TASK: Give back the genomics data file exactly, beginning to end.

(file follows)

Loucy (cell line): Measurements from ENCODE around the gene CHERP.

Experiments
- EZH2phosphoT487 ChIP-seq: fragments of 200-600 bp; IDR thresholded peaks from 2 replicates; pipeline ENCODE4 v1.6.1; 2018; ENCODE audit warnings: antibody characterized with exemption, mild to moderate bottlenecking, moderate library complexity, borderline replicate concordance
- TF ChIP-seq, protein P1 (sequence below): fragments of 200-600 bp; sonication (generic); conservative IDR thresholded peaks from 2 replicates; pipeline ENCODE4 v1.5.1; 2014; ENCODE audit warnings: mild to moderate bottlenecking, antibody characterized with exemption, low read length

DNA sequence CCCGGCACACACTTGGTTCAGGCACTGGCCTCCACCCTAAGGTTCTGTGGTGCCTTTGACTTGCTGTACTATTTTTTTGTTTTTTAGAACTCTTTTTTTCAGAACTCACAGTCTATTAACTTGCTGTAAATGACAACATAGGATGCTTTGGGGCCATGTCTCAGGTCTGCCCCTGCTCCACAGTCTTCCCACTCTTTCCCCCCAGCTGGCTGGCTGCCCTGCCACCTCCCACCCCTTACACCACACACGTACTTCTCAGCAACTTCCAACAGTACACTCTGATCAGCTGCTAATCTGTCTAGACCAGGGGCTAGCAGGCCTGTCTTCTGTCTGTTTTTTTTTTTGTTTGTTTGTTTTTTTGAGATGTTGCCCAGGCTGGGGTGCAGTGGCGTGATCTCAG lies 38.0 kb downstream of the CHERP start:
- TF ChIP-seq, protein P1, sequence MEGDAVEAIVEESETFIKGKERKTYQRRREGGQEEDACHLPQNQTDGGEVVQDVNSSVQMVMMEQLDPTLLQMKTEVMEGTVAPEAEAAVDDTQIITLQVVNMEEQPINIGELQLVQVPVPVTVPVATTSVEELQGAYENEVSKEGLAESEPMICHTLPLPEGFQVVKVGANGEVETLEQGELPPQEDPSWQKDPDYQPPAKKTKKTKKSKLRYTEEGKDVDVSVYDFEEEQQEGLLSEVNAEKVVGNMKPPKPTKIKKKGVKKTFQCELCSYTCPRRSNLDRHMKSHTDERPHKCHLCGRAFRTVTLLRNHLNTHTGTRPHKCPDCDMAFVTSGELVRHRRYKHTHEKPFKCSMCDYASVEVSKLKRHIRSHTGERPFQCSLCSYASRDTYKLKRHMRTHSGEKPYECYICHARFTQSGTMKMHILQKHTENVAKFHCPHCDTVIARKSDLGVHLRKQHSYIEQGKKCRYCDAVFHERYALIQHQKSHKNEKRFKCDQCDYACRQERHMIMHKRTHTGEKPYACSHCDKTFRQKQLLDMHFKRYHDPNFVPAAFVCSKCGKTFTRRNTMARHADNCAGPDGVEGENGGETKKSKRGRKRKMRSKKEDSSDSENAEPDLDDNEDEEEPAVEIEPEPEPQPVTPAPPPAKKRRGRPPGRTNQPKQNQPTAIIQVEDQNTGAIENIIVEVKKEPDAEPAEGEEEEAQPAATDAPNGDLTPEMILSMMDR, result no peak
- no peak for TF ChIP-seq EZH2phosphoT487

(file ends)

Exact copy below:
Loucy (cell line): Measurements from ENCODE around the gene CHERP.

Experiments
- EZH2phosphoT487 ChIP-seq: fragments of 200-600 bp; IDR thresholded peaks from 2 replicates; pipeline ENCODE4 v1.6.1; 2018; ENCODE audit warnings: antibody characterized with exemption, mild to moderate bottlenecking, moderate library complexity, borderline replicate concordance
- TF ChIP-seq, protein P1 (sequence below): fragments of 200-600 bp; sonication (generic); conservative IDR thresholded peaks from 2 replicates; pipeline ENCODE4 v1.5.1; 2014; ENCODE audit warnings: mild to moderate bottlenecking, antibody characterized with exemption, low read length

DNA sequence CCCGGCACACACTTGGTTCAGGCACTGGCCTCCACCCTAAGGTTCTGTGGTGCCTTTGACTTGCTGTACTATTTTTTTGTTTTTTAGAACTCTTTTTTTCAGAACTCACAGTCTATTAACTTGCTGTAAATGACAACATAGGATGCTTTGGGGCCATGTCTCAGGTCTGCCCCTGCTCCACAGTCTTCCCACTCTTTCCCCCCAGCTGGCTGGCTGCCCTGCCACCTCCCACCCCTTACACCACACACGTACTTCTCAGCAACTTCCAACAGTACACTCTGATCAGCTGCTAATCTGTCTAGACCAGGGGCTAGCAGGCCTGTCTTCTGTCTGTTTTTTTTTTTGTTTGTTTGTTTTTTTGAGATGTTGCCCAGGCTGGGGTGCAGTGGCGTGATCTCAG lies 38.0 kb downstream of the CHERP start:
- TF ChIP-seq, protein P1, sequence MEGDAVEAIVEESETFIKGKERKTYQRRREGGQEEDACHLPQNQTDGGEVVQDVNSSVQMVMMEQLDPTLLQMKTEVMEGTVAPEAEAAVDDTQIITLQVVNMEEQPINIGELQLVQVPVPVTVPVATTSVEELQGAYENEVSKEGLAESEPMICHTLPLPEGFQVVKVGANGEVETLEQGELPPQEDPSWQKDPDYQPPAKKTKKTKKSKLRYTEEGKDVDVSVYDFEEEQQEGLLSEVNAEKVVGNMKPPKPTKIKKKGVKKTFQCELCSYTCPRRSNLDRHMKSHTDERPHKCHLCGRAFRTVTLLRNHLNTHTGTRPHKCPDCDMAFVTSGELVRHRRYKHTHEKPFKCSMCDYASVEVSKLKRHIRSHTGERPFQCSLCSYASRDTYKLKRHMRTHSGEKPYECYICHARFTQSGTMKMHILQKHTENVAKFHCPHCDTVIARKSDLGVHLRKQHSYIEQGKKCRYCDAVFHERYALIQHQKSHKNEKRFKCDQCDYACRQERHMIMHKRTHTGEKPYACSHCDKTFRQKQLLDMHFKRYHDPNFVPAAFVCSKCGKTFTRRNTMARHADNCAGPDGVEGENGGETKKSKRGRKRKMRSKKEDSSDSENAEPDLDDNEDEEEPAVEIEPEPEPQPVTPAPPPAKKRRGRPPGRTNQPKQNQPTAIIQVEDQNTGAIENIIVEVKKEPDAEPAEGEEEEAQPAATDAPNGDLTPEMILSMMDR, result no peak
- no peak for TF ChIP-seq EZH2phosphoT487